Glenn Greenwald is, not surprisingly, disturbed:
So a panel operating out of the White House — that meets in total secrecy, with no known law or rules governing what it can do or how it operates — is empowered to place American citizens on a list to be killed by the CIA, which (by some process nobody knows) eventually makes its way to the President, who is the final Decider. It is difficult to describe the level of warped authoritarianism necessary to cause someone to lend their support to a twisted Star Chamber like that; I genuinely wonder whether the Good Democrats doing so actually first convince themselves that if this were the Bush White House’s hit list, or if it becomes Rick Perry’s, they would be supportive just the same. Seriously: if you’re willing to endorse having White House functionaries meet in secret — with no known guidelines, no oversight, no transparency — and compile lists of American citizens to be killed by the CIA without due process, what aren’t you willing to support?
That’s pretty much the question I’ve been asking ever since the news of the original kill order against al-Awlaki become public more than a year ago. The revelations regarding the decision making process, as minimal as they are, only heighten those initial concerns. The idea of that a secret panel of government officials can decide on their own who lives and who dies is troublesome on many levels. Additionally, as Greenwald notes, when decisions like this are made in secret and without any kind of legal oversight it’s very easy for the evidence to be manipulated, and even exaggerated:
What’s crucial to keep in mind is that nobody can see this “evidence” which these anonymous government officials are claiming exists. It’s in their exclusive possession. As a result, they’re able to characterize it however they want, to present it in the best possible light to support their pro-assassination position, and to prevent any detection of its flaws. As any lawyer will tell you, anyone can make a case for anything when they’re in exclusive possession of all the relevant evidence and are the only side from whom one is hearing; all evidence becomes less compelling when it’s subjected to adversarial scrutiny. Yet even given all those highly favorable pro-government conditions here, it’s obvious — even these officials admit — that the evidence is “partial,” “patchy,” based on “suspicions” rather than knowledge.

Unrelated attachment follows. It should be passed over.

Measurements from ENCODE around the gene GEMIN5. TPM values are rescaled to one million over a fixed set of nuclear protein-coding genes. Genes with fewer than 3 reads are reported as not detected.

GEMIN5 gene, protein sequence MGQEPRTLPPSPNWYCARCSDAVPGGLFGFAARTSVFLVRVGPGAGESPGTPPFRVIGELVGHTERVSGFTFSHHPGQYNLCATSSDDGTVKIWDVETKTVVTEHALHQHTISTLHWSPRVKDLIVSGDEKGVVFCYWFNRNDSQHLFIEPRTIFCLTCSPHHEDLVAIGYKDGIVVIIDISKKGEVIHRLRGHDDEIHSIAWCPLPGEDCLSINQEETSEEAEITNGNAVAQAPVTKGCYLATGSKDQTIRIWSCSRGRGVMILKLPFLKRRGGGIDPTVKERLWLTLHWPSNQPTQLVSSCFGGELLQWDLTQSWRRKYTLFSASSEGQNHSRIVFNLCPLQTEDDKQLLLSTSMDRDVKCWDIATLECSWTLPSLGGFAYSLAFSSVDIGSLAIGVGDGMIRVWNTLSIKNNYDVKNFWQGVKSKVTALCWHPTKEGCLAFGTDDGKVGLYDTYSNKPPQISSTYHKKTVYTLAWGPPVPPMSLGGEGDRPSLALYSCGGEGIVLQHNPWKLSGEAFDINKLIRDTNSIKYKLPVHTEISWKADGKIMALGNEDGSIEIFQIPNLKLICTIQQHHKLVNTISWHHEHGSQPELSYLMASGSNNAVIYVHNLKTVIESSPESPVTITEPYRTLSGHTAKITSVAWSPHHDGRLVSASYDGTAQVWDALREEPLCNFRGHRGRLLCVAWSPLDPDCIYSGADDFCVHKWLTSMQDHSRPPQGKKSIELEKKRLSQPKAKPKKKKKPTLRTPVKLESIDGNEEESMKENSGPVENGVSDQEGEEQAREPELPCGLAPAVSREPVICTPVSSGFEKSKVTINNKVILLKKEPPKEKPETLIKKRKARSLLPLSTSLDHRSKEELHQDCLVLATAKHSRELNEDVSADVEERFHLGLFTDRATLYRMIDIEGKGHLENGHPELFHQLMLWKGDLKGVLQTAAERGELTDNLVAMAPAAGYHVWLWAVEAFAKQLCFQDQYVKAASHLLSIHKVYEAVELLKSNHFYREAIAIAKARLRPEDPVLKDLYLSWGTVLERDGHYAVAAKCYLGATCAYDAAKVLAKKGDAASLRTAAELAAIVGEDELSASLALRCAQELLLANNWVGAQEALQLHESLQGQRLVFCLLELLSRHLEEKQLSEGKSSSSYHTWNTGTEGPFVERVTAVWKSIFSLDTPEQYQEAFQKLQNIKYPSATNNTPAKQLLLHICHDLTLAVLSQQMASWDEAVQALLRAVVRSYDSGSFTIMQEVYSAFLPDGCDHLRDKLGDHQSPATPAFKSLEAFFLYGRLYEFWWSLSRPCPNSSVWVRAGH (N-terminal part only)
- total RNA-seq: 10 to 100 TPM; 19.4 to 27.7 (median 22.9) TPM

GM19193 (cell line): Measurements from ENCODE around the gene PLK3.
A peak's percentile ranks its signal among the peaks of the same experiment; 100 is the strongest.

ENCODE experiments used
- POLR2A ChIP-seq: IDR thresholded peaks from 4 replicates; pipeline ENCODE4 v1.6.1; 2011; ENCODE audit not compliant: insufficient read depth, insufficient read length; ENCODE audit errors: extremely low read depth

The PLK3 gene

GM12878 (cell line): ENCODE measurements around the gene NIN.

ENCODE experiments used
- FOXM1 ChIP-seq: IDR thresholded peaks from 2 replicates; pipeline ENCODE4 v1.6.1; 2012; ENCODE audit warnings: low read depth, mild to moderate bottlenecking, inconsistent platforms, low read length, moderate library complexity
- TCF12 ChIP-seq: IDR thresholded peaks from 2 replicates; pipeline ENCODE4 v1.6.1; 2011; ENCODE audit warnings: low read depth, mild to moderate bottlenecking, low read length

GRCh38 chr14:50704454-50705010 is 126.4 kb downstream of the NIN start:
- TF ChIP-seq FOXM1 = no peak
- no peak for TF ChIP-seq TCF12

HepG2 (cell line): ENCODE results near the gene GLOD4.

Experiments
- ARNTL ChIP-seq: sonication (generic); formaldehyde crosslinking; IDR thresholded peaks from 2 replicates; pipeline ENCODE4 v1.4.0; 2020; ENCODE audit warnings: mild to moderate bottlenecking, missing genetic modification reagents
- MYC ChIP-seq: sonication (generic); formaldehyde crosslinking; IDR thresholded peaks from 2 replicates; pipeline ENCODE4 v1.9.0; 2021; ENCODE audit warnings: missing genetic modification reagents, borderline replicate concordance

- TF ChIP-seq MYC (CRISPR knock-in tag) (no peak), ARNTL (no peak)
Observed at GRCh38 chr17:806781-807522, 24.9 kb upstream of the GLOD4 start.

And yet the committee, or whatever, you want to call it, decided that evidence was sufficient to put al-Awlaki on a targeted assassination list. Moreover, although the claim is being made now that he is the only person ever to be put on that list, it was reported back in 2010 that there were at least three or four others on the list with him, none of whom have ever been identified. These are actions that are being done in our name, and they’re being done in secret. That’s not something any American should be comfortable with.
There are some times when secrecy is necessary for the good of the country. The planning for the operation that resulted in the death of Osama bin Laden was secret both because the raid could not have succeeded without it, and because we simply couldn’t trust the Pakistanis with the knowledge of what we were about to do. Throughout that operation, though, President Obama was involved in the decision making and the planning of the operation. There are also times when secrecy is used to hide actions that are improper, immoral, or potentially embarrassing. In the case of the killing of Anwar al-Awlaki, it seems clear to me that punting this decision off to a committee was not only wrong, but the height of irresponsibility on the President’s part. He ought to be ashamed of himself.